Under all the hype

Oracle’s announcement that it is to buy Hyperion, and its admission that its motivation is mainly to attack rival SAP, has caused uproar in the industry. IT Weekly assesses the impact Oracle’s actions could have on the enterprise software market.

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By  Administrator Published  March 14, 2007

Oracle’s announcement that it is to buy Hyperion, and its admission that its motivation is mainly to attack rival SAP, has caused uproar in the industry. IT Weekly assesses the impact Oracle’s actions could have on the enterprise software market.

Usually when one company buys another in the IT sector, industry watchers will pore closely over the deal to try to determine how it fits into the buying company’s strategy.

Oracle’s motivation for its US$3.3 billion bid to buy business intelligence (BI) and corporate performance management (CPM) firm Hyperion seems pretty easy to read however, with the software giant spelling it out early on.

“Hyperion is the latest move in our strategy to expand Oracle’s offerings to SAP customers,” Oracle president Charles Phillips said in the statement announcing the deal. “Thousands of SAP customers rely on Hyperion as their financial consolidation, analysis and reporting system of record,” he added, pointing out that SAP’s largest customers already use many of Oracle’s products — ones it originated itself or acquired through acquisition.

“Now Oracle’s Hyperion software will be the lens through which SAP’s most important customers view and analyse their underlying SAP ERP data,” he concluded.

While the rationale behind the deal may be clear for Oracle, merging two large software firms is never straightforward, and analysts and rival firms have been queuing up to highlight problems with the deal.

Unsurprisingly, SAP itself was quick off the mark, with the German software giant issuing a statement claiming that the Hyperion buy “further muddies Oracle’s already cluttered application landscape” following on from its earlier acquisitions. While Oracle executives have been claiming that there is little product overlap between the two firms, this view has been questioned.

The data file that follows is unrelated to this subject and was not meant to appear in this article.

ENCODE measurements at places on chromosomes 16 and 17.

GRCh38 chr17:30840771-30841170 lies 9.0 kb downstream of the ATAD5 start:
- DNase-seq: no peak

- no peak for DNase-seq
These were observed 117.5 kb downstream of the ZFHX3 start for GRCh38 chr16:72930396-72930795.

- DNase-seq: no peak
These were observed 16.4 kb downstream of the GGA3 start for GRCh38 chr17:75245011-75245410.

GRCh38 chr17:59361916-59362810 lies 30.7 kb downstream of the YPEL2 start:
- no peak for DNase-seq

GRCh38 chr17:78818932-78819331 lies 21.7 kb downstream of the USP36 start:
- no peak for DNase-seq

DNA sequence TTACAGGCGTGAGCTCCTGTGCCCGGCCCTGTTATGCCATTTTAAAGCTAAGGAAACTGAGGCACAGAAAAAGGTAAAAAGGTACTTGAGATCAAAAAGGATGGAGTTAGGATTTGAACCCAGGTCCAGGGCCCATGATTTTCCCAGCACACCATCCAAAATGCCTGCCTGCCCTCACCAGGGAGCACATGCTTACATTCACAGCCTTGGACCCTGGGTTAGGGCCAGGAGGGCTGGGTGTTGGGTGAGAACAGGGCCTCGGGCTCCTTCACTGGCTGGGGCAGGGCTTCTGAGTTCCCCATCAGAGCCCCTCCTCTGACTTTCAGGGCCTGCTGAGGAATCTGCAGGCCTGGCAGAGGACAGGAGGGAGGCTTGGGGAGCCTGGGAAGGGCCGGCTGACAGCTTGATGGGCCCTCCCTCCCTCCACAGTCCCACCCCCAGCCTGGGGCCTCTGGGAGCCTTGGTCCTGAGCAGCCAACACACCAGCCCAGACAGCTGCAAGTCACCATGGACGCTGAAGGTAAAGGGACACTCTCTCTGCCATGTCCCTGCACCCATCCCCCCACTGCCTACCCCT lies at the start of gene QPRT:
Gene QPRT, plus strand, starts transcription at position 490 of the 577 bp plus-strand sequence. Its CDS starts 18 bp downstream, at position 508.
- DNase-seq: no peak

“Existing customers will want to know what Oracle’s strategy is going to be,” said Derek Morrison, regional general manager for Cognos Middle East. “This deal is going to create confusion for the market given that a number of Oracle products overlap with Hyperion products and vice versa.”

In the BI space, Oracle CEO Larry Ellison has repeatedly gone on record as saying that the firm has already got a strong presence through its US$5.85 billion acquisition of Siebel Systems last year.

“We think we now have the leading technology, we don’t have that many customers because it’s a new product, but we now have the leading technology in business intelligence,” he told IT Weekly in an exclusive interview last year.

In the statement announcing the deal, Ellison focused on Hyperion’s CPM capabilities, claiming the deal would make Oracle the category leader in enterprise performance management (EPM).

Analyst firms such as Gartner believe that it will be the former Siebel offerings that will make up Oracle’s BI strategy going forward, although Oracle could provide data-access level integration between the product lines.

For both Hyperion and Oracle customers, such uncertainty over the product lines raises the thorny issue of support. With other acquisitions, Oracle has made a virtue of offering indefinite product support to its customer base.

Godfrey Sullivan, Hyperion’s CEO, is understood to have written a letter to the firm’s customers, assuring them Oracle is focused on protecting its customers’ investments through its lifetime support policy.

That has not stopped analysts from urging customers to call for clarification on pricing and support issues, with Forrester recommending that firms renegotiate more favourable long-term deals.

Analysts now expect to see more consolidation in the BI and performance management sectors.

Cognos and Business Objects, the other leading firm in the sector, are both now being seen as potential acquisition targets. SAP, for instance, might want to counter Oracle’s move with its own capture of a BI firm. HP and IBM are also both seen as candidates to venture into the business intelligence market.

Oracle’s move may well prove to have stirred up a hornet’s nest for customers and competitors alike.

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